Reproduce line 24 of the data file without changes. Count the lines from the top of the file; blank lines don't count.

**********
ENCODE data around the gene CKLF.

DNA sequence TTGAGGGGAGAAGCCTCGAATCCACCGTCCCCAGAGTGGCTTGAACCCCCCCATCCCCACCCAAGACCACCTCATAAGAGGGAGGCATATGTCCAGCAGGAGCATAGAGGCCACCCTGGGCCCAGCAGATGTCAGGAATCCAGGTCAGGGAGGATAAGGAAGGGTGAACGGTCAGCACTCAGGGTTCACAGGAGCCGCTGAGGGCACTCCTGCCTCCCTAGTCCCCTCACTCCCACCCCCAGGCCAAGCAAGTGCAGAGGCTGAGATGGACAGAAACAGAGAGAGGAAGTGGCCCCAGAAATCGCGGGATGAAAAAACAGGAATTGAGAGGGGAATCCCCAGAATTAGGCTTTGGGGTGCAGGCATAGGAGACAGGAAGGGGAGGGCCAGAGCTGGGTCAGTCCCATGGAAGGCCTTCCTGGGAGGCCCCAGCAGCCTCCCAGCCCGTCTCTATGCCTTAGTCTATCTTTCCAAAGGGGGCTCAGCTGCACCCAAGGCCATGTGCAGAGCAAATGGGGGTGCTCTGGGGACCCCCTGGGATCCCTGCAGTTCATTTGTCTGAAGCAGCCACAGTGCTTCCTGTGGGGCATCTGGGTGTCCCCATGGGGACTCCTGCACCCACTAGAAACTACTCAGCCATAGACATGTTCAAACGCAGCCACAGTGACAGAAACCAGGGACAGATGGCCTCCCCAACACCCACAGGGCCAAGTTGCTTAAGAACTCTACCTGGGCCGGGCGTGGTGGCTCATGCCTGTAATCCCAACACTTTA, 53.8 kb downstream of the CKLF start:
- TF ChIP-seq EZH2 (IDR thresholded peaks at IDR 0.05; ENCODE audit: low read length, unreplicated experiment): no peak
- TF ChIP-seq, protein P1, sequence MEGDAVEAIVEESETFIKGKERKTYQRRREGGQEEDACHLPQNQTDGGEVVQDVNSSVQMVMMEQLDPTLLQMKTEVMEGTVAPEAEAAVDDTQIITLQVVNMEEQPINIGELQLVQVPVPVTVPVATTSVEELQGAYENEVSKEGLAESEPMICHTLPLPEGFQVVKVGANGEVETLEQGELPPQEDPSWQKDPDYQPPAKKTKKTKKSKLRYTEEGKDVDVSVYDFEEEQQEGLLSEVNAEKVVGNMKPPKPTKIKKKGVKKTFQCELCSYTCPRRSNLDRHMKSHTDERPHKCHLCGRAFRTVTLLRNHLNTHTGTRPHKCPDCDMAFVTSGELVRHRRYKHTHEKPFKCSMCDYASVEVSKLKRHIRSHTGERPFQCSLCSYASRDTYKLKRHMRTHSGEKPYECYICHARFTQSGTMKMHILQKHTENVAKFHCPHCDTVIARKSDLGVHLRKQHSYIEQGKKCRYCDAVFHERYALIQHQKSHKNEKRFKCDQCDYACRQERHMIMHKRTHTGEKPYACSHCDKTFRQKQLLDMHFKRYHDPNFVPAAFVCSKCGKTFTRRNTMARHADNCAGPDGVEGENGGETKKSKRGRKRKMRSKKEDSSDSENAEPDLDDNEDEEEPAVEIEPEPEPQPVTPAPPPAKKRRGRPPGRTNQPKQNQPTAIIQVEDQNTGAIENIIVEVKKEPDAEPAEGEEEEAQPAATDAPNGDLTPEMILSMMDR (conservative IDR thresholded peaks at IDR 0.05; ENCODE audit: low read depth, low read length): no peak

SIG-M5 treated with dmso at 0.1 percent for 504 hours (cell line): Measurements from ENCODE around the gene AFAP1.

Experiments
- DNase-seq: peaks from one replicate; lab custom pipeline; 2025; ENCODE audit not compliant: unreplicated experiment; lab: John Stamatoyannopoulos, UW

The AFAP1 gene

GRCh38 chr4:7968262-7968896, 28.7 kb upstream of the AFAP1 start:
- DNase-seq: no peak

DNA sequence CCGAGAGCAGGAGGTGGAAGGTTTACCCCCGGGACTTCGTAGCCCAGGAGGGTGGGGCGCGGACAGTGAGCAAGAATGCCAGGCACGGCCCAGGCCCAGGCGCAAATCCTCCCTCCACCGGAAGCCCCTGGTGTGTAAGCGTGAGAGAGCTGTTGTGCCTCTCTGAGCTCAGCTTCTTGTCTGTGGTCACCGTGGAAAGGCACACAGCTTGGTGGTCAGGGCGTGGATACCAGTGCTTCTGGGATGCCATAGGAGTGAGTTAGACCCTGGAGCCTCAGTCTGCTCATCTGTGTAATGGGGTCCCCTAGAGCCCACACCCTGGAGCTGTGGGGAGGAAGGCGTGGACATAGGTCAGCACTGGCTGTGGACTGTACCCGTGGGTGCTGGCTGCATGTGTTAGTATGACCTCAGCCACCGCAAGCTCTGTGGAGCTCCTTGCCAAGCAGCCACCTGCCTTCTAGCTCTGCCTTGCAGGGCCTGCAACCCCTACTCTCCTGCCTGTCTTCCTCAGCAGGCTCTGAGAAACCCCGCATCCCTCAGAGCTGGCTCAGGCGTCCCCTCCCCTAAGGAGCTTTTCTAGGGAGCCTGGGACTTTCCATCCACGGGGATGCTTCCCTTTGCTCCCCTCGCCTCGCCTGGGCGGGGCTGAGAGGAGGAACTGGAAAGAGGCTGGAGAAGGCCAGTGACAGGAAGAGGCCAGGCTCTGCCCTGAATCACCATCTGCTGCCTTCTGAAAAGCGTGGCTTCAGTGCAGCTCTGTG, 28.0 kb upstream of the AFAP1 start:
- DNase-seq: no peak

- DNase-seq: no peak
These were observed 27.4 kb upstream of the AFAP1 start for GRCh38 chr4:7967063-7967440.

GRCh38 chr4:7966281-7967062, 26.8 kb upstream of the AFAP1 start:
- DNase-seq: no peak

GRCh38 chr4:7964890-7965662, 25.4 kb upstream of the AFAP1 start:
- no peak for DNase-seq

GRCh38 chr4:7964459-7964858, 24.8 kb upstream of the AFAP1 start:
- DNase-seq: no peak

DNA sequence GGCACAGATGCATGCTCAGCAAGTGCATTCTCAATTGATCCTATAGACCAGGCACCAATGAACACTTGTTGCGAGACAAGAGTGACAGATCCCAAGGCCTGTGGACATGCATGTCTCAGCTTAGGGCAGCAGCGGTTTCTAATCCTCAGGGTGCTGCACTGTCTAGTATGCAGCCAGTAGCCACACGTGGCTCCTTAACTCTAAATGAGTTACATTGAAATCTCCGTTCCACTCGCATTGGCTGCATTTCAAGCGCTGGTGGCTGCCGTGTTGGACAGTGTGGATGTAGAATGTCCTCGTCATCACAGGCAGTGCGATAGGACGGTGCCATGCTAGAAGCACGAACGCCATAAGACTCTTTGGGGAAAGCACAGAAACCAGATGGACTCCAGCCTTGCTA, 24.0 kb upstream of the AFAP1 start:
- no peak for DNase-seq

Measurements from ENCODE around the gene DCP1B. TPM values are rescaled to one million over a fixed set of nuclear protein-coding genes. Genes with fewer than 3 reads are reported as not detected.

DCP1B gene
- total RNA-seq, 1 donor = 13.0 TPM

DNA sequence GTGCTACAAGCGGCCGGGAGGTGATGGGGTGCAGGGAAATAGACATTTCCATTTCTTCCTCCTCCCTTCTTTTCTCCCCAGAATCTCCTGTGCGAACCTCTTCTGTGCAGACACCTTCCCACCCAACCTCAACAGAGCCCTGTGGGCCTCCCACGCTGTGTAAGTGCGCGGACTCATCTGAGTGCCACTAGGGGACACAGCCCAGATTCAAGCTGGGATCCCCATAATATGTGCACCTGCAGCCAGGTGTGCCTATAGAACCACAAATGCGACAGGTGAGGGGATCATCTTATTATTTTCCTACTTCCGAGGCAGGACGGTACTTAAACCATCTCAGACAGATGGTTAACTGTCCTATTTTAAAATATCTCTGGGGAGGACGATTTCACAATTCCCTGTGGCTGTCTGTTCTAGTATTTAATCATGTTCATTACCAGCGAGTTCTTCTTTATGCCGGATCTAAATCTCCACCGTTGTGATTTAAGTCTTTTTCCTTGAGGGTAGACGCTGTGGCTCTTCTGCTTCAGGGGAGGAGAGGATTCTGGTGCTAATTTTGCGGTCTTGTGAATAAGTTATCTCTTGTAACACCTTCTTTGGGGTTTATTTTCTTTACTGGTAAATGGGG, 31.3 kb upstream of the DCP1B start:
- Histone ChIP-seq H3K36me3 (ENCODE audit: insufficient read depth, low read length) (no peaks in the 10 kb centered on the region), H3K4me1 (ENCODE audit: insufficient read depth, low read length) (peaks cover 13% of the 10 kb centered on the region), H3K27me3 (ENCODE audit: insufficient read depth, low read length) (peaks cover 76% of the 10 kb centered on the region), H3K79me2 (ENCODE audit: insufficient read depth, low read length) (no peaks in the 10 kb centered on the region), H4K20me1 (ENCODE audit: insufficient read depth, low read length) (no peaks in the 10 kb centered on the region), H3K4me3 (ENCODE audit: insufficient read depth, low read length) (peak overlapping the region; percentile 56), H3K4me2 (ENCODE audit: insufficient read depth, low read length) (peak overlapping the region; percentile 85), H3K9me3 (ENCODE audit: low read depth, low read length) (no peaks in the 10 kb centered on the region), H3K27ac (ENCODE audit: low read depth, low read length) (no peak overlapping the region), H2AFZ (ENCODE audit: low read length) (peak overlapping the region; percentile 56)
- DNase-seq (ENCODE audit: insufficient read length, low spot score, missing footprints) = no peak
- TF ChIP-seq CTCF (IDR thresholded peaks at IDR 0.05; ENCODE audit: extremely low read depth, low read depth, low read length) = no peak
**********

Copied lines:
DCP1B gene